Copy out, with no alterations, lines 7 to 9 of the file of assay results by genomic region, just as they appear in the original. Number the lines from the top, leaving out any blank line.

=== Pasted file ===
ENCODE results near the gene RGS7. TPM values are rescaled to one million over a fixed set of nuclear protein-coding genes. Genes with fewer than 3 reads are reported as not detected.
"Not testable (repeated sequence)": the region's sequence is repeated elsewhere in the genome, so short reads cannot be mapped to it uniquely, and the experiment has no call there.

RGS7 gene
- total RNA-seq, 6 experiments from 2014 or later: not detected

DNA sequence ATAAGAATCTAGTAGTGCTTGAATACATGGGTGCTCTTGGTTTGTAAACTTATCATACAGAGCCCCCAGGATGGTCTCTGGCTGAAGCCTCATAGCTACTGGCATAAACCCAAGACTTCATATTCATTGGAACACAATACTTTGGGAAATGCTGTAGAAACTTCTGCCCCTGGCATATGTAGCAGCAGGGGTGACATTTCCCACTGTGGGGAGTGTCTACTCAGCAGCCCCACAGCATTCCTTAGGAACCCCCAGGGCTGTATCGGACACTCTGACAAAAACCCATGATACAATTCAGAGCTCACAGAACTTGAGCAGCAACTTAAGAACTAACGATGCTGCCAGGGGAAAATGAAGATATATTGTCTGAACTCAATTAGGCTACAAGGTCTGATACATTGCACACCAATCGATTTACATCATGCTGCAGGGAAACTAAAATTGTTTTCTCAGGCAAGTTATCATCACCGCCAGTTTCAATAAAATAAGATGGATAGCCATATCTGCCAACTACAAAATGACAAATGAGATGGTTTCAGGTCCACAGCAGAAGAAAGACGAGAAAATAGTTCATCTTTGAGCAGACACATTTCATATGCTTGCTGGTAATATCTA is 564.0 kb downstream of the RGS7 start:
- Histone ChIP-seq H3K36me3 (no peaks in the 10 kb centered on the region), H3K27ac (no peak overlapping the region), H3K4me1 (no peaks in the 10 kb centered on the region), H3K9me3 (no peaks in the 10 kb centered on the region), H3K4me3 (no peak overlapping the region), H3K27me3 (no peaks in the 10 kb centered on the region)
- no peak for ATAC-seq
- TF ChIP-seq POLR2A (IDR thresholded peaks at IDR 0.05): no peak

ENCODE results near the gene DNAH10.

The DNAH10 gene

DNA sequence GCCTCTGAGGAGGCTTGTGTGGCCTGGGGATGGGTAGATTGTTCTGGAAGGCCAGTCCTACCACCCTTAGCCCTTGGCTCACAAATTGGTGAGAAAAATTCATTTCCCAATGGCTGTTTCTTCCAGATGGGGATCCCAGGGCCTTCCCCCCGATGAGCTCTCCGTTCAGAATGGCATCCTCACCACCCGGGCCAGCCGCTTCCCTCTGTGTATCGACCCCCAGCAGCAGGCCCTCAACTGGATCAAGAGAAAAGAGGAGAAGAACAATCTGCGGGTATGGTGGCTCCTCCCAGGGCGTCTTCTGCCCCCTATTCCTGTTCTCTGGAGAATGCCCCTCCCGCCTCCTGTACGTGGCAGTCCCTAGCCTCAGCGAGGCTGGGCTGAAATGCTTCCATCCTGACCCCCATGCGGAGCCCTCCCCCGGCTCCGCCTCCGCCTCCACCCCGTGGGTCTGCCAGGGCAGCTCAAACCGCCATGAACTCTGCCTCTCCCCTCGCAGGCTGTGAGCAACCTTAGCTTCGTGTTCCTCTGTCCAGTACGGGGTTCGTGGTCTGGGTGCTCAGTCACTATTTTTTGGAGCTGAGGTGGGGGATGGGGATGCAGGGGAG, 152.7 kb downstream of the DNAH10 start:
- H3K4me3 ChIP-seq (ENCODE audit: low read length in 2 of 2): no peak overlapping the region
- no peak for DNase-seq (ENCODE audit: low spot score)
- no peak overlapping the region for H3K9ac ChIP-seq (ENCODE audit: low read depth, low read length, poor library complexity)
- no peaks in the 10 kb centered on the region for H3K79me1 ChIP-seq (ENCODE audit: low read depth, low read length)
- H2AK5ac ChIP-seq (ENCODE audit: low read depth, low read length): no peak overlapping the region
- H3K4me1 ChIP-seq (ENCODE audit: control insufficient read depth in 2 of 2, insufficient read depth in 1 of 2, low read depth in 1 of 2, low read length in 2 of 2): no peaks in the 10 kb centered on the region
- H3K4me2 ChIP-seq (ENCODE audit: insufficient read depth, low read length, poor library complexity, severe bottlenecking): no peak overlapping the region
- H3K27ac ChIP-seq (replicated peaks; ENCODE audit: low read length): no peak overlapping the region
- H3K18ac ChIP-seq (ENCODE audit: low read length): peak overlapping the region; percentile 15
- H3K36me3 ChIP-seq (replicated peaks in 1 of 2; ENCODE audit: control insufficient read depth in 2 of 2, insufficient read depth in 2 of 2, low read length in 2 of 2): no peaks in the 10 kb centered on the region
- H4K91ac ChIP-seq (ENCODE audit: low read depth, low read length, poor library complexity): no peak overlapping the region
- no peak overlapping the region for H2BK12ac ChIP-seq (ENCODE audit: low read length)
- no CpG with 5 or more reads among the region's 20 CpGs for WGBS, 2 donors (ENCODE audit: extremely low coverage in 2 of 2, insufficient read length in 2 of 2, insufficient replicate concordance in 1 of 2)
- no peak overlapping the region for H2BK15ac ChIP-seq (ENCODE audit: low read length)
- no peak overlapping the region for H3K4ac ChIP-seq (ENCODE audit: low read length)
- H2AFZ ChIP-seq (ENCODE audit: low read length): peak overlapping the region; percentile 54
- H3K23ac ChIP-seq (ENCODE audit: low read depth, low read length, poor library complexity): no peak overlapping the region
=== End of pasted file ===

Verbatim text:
- no peak for ATAC-seq
- TF ChIP-seq POLR2A (IDR thresholded peaks at IDR 0.05): no peak

ENCODE results near the gene DNAH10.